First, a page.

Ayrton Senna

ZakspeedYakspeed

NeverUnderestimateThePredictabilityOfStupidity
Premium Contributor
If ony Seb had quoted Ayrton after Malaysia ... rather than his typical warbling unstoppable predisposition to explain every little thing that happened to HIM during a lap, race, etc...

"You must take the compromise to win, or else nothing. That means: you race or you do not"
"I am not designed to come second or third, I am designed to win"

http://www.brainyquote.com/quotes/authors/a/ayrton_senna.html

 

Blog Zbod

Podium Finisher
Ayrton Senna Demanded in Written to be Lotus's No. 1 Driver, Shows 1987 Contract

...[H]e demanded in written to be the No.1 driver, with the priority to choose parts. He won a bonus for points and was promised a prize if he won the title. He wasn't obliged to participate in the advertising campaign of the cigarette brand that sponsored the team and was forbidden from practicing extreme sports. For fiscal reasons, he promised to move out of England....
 

Incubus

Champion Elect
*Warning, anoraky comment to follow*

I was amused to read the part about Ayrton being contractually prevented rom riding motorbikes... the 1986-87 edition of Autocourse has in its back pages a pic of him about to ride one on his way to (or from) his hotel room.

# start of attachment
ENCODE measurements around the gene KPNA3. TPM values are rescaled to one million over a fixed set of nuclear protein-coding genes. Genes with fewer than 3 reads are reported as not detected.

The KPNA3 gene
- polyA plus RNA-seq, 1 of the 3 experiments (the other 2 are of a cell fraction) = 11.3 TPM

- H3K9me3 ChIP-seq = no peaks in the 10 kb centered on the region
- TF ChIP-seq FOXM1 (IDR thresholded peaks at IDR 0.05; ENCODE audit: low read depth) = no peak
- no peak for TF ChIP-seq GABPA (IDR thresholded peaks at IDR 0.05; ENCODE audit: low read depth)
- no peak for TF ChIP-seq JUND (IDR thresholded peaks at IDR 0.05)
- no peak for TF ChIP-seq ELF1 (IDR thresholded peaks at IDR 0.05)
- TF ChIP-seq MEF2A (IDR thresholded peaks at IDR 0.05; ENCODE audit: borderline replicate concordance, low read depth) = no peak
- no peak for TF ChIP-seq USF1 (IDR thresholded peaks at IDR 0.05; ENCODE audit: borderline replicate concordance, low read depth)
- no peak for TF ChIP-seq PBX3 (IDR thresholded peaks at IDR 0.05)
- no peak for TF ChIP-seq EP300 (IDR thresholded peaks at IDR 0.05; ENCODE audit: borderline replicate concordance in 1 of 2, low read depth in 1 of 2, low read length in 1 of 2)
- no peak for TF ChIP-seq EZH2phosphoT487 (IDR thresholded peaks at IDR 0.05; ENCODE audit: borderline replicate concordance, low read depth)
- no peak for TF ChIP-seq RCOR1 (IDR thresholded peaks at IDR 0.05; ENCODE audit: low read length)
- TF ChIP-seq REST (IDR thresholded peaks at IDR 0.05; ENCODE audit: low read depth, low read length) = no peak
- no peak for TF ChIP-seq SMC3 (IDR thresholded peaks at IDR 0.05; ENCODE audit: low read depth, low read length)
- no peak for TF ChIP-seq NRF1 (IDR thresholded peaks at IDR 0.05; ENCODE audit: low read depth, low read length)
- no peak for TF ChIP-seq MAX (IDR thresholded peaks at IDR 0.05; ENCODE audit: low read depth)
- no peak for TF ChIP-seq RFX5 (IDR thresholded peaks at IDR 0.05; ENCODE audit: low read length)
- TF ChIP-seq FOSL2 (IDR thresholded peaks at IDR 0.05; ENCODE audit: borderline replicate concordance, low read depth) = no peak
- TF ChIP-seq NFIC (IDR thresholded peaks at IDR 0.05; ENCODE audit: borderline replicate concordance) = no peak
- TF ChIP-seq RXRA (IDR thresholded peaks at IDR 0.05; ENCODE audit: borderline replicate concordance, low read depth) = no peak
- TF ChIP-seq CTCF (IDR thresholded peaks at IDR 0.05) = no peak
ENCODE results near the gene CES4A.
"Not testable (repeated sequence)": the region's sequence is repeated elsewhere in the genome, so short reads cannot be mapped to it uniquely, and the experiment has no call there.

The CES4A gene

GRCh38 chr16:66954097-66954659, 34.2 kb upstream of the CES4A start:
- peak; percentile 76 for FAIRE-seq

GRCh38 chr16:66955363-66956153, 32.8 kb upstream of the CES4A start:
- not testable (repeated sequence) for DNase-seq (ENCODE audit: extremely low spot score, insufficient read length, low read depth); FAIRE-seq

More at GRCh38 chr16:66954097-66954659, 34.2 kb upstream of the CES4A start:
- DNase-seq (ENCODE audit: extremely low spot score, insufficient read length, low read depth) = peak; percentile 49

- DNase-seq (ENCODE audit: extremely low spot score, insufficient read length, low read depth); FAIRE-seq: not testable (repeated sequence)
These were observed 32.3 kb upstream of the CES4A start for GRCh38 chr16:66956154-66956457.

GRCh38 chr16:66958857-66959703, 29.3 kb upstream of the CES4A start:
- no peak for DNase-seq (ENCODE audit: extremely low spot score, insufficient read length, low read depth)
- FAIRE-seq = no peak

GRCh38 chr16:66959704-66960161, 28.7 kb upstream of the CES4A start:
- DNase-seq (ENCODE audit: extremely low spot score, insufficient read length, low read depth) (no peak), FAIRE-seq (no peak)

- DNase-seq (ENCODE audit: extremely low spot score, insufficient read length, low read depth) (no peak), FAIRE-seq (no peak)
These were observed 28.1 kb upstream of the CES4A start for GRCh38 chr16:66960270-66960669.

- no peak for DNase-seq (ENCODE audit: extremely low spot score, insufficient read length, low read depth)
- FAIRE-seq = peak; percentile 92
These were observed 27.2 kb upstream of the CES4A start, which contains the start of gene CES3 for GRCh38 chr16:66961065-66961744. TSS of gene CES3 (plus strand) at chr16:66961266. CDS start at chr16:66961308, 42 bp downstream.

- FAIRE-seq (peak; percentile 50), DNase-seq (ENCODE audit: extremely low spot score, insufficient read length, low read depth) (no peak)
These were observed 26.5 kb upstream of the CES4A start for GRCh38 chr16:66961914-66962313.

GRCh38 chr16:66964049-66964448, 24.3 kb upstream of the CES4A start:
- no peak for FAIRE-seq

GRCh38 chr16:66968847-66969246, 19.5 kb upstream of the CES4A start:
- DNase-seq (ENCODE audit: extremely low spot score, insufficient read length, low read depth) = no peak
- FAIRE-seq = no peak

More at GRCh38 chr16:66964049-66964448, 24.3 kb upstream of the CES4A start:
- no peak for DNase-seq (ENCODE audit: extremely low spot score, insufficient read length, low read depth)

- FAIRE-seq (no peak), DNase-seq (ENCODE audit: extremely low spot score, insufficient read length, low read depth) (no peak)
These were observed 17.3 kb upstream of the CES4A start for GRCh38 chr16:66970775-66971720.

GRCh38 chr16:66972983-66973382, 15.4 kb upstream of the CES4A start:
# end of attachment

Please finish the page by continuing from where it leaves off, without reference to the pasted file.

Maybe Ayrton was no great respecter of contracts when their terms didn't suit him, as Alex Hawkridge (Toleman team principal) would tell you. :)
 

Mephistopheles

Banned
Contributor
I don't think that Ayrton was a great respecter of anything much, he may have been a great racer (Even in racing he pulled off some pretty dubious moves at times.) but that doesn't mean he was a great person in every manner of things, just like everyone else he had his bad points, he certainly isn't a deity....
 

cider_and_toast

Exulted Lord High Moderator of the Apex
Staff member
Premium Contributor
The thing to remember about his 1987 contract was the fact that the Lotus boss, Peter Warr, would have fed his own grandmother to a a rabid lion to keep Senna in the team for that season. It did look at one point that he would leave at the end of 86 for a new team but Senna, knew his worth while at the same time having some loyalty to the team he was with.The being number 1 was never an issue as, in order to help ensure a supply of Honda engines, Lotus took on Nakajima Snr.

Senna entered into negotiations with Lotus for 1988 but knowing full well he held the cards, the retainer he wanted for 1988 was far more than Lotus could afford.
 

Blog Zbod

Podium Finisher
*Warning, anoraky comment to follow*

I was amused to read the part about Ayrton being contractually prevented rom riding motorbikes... the 1986-87 edition of Autocourse has in its back pages a pic of him about to ride one on his way to (or from) his hotel room.

Maybe Ayrton was no great respecter of contracts when their terms didn't suit him, as Alex Hawkridge (Toleman team principal) would tell you. :)
Senna clearly held an unshakeable confidence in his motor skills and no fear for his mortal soul. He exemplified the belief that when the stonemason chisels the dates of birth and death onto your headstone, the only part that matters is the little dash between them.
 

Greenlantern101

Super Hero And All Round Good Guy
Contributor
That was around the whole lap at Suzuka? how many speakers, amplifiers, miles of cable etc did that need. Mental...in a good way.
 

Mephistopheles

Banned
Contributor